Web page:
Okiyama Technique ?

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Okiyama Technique ?

Post  Norma on Mon Nov 14, 2011 3:25 am

I have been reading old paper copies of our club's newsletter for reprise articles. This article caught my attention, "Okiyama Technique" written by Roy W. Hauser of the Okiyama School of Bonsai in Wilderville, Oregon.

The article discusses a" technique to rapidly develop the trunk and upper root system ".... "it duplicates the natural process of a tree that grows on a steep forest bank." There is a lengthy discussion about how to reproduce the erosion of soil around the roots and base of the trunk of a well established bonsai. The plant must be in a plastic nursery pot and the grower cuts the pot to the soil level with further cuts to progressively erode the soil.

Has anyone used this technique and was it successful?

Best regards,
Norma

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Re: Okiyama Technique ?

Post  Guest on Mon Nov 14, 2011 6:40 am

Yes. It is easy and it works well. Doesn't need to be a plastic pot, but removing top soil little by little over time, exposing top roots and base of the trunk for sun and air thickens these, because the bark will expand protecting the exposed areas.

Regards
Morten

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Re: Okiyama Technique ?

Post  bucknbonsai on Mon Nov 14, 2011 2:33 pm

If your tree has a shallow root system, it seems that it wouldnt take very long and you would have no roots in the dirt at all. Is this just for creating exposed root styles? Later on after you have the thickness you want and your going to display it, do you add the dirt back on to make it look appropriate?

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Re: Okiyama Technique ?

Post  Norma on Mon Nov 14, 2011 4:10 pm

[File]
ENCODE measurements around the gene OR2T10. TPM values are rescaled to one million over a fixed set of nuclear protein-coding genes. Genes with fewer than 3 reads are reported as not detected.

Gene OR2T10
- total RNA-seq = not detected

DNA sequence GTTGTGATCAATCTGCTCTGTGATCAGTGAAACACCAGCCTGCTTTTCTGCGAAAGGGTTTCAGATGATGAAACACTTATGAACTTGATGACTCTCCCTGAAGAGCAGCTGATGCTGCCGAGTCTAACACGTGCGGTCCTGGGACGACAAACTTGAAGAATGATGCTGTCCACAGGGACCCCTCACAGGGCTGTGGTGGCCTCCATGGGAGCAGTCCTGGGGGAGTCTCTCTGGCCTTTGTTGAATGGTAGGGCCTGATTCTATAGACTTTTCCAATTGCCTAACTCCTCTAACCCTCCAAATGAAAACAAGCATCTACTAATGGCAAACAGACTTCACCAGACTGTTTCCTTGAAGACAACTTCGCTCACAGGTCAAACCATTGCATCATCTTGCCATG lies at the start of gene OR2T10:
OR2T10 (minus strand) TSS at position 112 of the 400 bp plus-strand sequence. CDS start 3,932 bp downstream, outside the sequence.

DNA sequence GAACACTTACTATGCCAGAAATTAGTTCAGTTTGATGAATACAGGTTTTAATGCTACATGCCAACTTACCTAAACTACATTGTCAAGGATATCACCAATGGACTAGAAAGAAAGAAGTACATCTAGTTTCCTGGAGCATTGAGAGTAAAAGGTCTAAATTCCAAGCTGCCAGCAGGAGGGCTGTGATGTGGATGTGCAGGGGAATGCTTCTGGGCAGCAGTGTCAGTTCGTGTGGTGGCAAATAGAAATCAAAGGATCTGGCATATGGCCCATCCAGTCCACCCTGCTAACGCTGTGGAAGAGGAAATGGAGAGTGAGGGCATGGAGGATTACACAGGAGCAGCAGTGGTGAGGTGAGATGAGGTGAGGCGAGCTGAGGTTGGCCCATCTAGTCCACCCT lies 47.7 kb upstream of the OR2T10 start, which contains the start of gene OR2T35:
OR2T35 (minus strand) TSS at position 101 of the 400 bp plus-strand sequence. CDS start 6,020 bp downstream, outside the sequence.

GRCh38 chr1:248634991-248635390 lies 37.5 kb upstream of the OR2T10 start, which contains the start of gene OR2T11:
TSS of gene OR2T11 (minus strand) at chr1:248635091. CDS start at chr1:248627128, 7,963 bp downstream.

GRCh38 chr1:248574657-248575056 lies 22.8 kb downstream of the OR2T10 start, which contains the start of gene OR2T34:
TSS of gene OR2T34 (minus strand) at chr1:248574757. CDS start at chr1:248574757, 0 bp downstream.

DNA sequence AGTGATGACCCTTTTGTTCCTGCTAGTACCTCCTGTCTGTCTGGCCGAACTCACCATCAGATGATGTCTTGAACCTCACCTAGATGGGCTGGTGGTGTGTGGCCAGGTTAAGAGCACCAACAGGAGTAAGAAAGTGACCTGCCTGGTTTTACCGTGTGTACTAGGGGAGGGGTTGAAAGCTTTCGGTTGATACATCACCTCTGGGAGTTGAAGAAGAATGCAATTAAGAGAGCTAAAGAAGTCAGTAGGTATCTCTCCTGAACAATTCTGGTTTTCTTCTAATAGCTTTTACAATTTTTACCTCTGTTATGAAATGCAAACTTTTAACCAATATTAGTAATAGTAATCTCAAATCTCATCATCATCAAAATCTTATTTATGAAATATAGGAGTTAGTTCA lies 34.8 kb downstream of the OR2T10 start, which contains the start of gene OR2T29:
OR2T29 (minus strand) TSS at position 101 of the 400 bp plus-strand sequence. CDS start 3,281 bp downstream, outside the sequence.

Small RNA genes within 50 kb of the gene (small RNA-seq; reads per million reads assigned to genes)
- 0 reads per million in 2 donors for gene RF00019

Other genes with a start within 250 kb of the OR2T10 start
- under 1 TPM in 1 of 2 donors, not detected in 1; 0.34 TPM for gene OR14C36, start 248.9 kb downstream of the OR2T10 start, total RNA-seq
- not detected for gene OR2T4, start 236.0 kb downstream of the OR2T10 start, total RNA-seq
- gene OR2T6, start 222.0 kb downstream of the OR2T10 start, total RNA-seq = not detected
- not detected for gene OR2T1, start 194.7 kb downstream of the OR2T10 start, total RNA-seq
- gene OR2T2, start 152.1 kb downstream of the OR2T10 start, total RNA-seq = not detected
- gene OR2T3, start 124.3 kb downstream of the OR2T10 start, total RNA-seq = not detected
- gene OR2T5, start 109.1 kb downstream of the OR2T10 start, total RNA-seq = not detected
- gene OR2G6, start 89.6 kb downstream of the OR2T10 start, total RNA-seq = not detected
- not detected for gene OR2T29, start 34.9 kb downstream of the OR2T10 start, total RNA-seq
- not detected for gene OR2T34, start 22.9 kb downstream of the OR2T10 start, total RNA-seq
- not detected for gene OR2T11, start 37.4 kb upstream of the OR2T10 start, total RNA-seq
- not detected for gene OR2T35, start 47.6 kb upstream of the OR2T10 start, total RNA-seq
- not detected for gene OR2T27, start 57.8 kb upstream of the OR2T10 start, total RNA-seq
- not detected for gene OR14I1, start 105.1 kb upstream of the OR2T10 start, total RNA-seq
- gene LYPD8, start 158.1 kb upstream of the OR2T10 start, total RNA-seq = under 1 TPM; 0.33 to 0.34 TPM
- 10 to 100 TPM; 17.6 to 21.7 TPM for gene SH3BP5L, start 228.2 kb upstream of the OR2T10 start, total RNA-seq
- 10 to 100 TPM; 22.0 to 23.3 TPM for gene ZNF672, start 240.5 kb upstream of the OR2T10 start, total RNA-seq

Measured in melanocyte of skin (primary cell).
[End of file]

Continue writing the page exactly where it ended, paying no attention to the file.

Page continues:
Thanks Morten, I'm happy this is a viable technique but the use of the plastic pot must assume you will remove, in the end, an inch (2.5cm) or more top soil during the course of a month or more.


bucknbonsai, The article talks about removing some roots during the course of the soil removal. I probably wouldn't attempt this experiment with a shallow root system and a transplant to a plastic pot should proceed this technique by at least a year.

The article does recommend replacing soil once you've achieved results and it also suggests using the process during the cooler months to minimize shock.

Norma

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Re: Okiyama Technique ?

Post  drgonzo on Mon Nov 14, 2011 4:19 pm

You know I've always read that to thicken surface roots you should bury them deeply, but in order to get mature bark on surface roots yes you would want to expose them to the elements.
-Jay

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Re: Okiyama Technique ?

Post  coh on Mon Nov 14, 2011 5:21 pm

Jay, beat me to it - was going to post the same thing!

I've read numerous places that covering the surface roots will encourage them to thicken faster. I've also read numerous places that when collecting trees, those that are growing with the trunks obscured by grasses and other low vegetation will often have the oldest-looking bark. I don't quite understand the reasoning for that, but I'm pretty sure I saw that comment many times in a book by Nick Lenz. Have also read about wrapping trunks in damp sphagnum as a way to encourage bark to develop or age.

So what is this technique trying to accomplish? How does it relate to these other methods?

Chris

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